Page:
Classic Vedic & Hindu texts

Thirupalliyezhuchi | Thondaradipodi Āḻvār

Thirupalliyezhuchi by Thondaradipodi Āḻvār The Āḻvār, Śrī Thondar-adi-podi (dust of the feet of the devotees of the Lord), in these verses requests the Lord of Śrīraṅgam to awake from his Yoga Nidrā to bless all those gathered to receive his Darśan. With a fine description of the nature around Śrīraṅgam and a broad canvas of poetic imagery, the verses carry the refrain: O’ Śrī Raṅganātha be pleased to arise and bless us all! (Arangathama Palliyezhundarulaye).

Periya Thiruvandhadhi | Nammāḷvār

Periya Thiruvandhadhi is another work of the famous Vaishnava Āḻvār Nammāḷvār – one and probably the most popular of ancient Vaiṣṇavite saints. The present poem of Śrī Nammāḷvār consists of 87 verses and also forms a part of Nālāyira Divya Prabandham - also known as Drāviḍa Veda – consisting of 4000 verses altogether. Another, much longer poem of the same - Tiruvāymoḷi we could read earlier. Works of the Āḻvārs are chanted on a regular basis as part of daily pujas and daily practice.

Tiruppāvai of Āṇḍāḷ | Divya Prabandham

Here I continue to publish significant works of Drāviḍa Veda – Divya Prabandham – and this time – it is the work Tiruppāvai in 30 verses by an ancient Tamil saint – Śrī Āṇḍāḷ - the only female saint among the classical 12 Āḻvār saints of Śrī Vaiṣṇavism. The work itself in original Tamil transliterated text and English translation can be read on this current page, but there are classical commentaries of each verse provided in the following pages. They are very recommended indeed.

Tiruvāymoḷi of Śrī Nammāḷvār | Divya Prabandham

Tiruvāymoḷi of Śrī Nammāḷvār | Divya Prabandham. This work comprises of ten hundreds - centums or hundred decades, each of which is called a “Tiruvāymoḷi” which means “Inspired utterance” as well as “Divine speech”, the speech from the holy mouth of the Saint Nammāḷvār. Tiruvāymoḷi of Śrī Nammāḷvār is also a part of what is known as Collection of Works of ancient Vaiṣṇavite Āḻvārs or Ancient Saints – usually called Divya Prabandham or also known as Drāviḍa Veda.

Shandilya Bhakti Sūtras

Śrī Śāṇḍilya is a great rishi of an ancient time. Śāṇḍilya's Bhakti Sūtras are numbering all total one hundred only but within this compass he has given an unambiguous Doctrine of unalloyed Bhakti and demons­trates that Bhakti is the unshakable attachment to the Supreme Godhead and that is the only way for one striving to become immortal, beatific and eternally blissful.” He says Jñāna is not indispensable for culturing Bhakti. At the dawn of Bhakti Jñāna itself is totally lost of its charm and significance.

Vivekachudamani: The Crest-Jewel of Discrimination | Śankara-ācārya

The Vivekacūḍāmaṇi, literally "The Crest-Jewel of Discrimination," is perhaps the most famous non-commentarial work of Śankara that expounds Vedanta philosophy. Viveka means “discrimination”, Cūḍā is crest and Mani – jewel. Hence the title means “Crest jewel of discrimination”. Just as the jewel on the crest of a diadem is the most conspicuous ornament on the person’s body, so the present treatise is a masterpiece among works treating of discrimination between the Real and the Unreal.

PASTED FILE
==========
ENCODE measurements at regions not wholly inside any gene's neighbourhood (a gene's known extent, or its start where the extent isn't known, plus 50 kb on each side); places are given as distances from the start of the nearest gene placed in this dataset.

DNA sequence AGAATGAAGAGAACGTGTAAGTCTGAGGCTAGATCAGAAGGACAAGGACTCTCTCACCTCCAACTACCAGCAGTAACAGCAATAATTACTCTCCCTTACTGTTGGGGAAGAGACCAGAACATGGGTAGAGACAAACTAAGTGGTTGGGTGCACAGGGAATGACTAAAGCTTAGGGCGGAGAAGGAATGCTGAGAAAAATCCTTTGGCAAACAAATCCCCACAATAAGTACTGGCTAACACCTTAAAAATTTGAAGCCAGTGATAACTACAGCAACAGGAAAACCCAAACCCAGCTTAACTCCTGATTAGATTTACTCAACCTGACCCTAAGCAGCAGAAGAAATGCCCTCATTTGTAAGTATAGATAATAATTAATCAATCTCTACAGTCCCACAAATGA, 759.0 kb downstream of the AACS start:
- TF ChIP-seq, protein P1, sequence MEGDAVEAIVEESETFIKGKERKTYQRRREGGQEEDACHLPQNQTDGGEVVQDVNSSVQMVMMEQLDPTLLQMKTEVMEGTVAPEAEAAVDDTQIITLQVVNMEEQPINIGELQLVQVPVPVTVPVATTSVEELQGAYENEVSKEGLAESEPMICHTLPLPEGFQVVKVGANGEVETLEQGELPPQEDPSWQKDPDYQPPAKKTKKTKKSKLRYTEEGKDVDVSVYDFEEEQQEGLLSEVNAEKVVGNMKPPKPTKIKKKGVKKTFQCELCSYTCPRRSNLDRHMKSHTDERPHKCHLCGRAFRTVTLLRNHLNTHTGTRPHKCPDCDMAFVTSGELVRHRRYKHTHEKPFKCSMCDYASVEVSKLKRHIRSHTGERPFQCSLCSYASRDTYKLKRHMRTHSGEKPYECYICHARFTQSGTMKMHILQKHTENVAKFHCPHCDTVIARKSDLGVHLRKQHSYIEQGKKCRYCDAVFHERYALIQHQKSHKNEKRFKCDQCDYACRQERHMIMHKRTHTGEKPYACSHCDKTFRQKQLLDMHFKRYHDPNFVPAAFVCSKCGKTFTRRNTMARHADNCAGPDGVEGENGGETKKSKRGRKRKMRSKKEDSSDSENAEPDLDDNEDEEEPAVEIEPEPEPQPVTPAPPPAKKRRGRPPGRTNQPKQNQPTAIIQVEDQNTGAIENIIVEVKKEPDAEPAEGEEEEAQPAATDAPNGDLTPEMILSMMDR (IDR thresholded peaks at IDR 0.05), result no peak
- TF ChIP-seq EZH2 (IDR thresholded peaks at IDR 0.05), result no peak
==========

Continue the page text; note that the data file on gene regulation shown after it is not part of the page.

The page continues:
Mahā Nārāyaṇa Upanishad

Here you can read the Mahā Nārāyaṇa Upanishad; full text translated in English together with Romanized Sanskrit text and very detailed commentaries done by Swāmi Vimalānanda of Śrī Ramakrishna Math, done according to other historically significant commentaries on Mahā Nārāyaṇa Upanishad and Taittirīya Āraṇyaka and Brāhmaṇa, from which many mantras of Mahā Nārāyaṇa Upanishad have originated. Mahā Nārāyaṇa Upanishad belongs to Krishna Yajur Veda.

Śrī Hayagrīva Stotra | Swami Deśikan

Śrī Hayagrīva Stotra by Swami Deśikan. Lord Hayagrīva is one of the Avatars of Para Vāsudeva. In this Embodiment, the Śrī Hayagrīva’s face alone is that of a majestic horse and the body is like that of a human, except that it is pure sāttvic emanation. He is the embodiment of Prāṇava (Oṁkāra). He is the First Lord of all Vidyās (wisdoms). Śrī Hayagrīva recovered the Vedas and returned them to Brahma Deva and restarted His Yoganidrā as Hayagrīva.

Śrī Stuti | Swāmi Deśikan

Śrī Stuti is a devotional text dedicated to Śrī, our Divine Mother and consort of Lord Nārāyaṇa, also known as Lakshmi Devi or in South-Indian tradition of Śrī Vaiṣṇavism often known as Perundevi Thayar. It is believed that reading and studying Śrī Stuti can bestow many kinds of riches to devotees – both spiritual and material. It is also filled with profound philosophical and devotional meaning. While there have been several texts known as Śrī Stuti, this is the one handed down through Swami Vedanta Deśikan, one of the most revered Gurus of Śrī Vaiṣṇava paramparā of 13th century.

Śrīnivāsa Kalyāṇam story

Śrīnivāsa Kalyāṇam The Story of Lord Veṅkaṭeśvara (Śrīnivāsa, incarnation of Lord Vishnu) and his marriage with Śrī Lakshmi Devī and Padmāvatī (Bhu-devī) The story of Śrīnivāsa Kalyāṇam spans over 3 eons (Yugas) relating to incidents from Trētā Yuga (Rāma’s period), to Dvāpara Yuga (Krishna’s period), and finally to Kālī Yuga (Veṅkaṭeśvara). Kālī Yuga started soon after the Mahābhārata period. There was a general decline in morality and ethics amongst people. Several sages began a yajña (sacrifice) with the guidance of Kaśyapa Rishi to ward off the impending evil.

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